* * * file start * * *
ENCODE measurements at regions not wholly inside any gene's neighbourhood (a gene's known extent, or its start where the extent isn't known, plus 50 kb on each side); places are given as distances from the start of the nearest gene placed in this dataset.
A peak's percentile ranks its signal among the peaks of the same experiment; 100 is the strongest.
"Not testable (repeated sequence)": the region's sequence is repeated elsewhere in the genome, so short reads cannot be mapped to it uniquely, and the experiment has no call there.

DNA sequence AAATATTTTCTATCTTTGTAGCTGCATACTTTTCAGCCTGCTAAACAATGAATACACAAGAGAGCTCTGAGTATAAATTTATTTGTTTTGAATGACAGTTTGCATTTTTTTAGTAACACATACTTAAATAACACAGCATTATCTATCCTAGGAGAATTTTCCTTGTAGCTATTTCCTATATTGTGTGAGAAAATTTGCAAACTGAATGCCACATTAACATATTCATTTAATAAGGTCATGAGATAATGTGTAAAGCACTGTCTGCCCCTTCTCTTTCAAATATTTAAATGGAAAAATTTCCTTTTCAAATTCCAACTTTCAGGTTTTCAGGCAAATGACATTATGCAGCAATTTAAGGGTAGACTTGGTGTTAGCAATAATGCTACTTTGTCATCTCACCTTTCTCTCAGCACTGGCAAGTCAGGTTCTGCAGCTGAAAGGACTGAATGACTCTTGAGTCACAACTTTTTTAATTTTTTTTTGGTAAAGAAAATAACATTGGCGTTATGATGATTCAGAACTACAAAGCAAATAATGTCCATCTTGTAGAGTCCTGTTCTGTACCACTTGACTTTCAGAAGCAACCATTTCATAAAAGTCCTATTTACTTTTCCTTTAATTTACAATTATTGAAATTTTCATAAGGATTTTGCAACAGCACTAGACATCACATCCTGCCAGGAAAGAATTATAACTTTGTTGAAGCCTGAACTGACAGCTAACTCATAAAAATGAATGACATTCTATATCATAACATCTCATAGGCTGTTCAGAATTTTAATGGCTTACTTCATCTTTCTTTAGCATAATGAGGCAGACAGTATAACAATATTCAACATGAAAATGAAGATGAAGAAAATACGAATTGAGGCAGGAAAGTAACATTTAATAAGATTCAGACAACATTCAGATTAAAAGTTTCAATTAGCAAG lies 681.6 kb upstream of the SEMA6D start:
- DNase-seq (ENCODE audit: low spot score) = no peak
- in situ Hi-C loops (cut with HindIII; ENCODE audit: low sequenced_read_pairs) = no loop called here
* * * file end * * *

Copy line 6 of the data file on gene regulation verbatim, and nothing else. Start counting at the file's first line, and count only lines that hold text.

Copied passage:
- in situ Hi-C loops (cut with HindIII; ENCODE audit: low sequenced_read_pairs) = no loop called here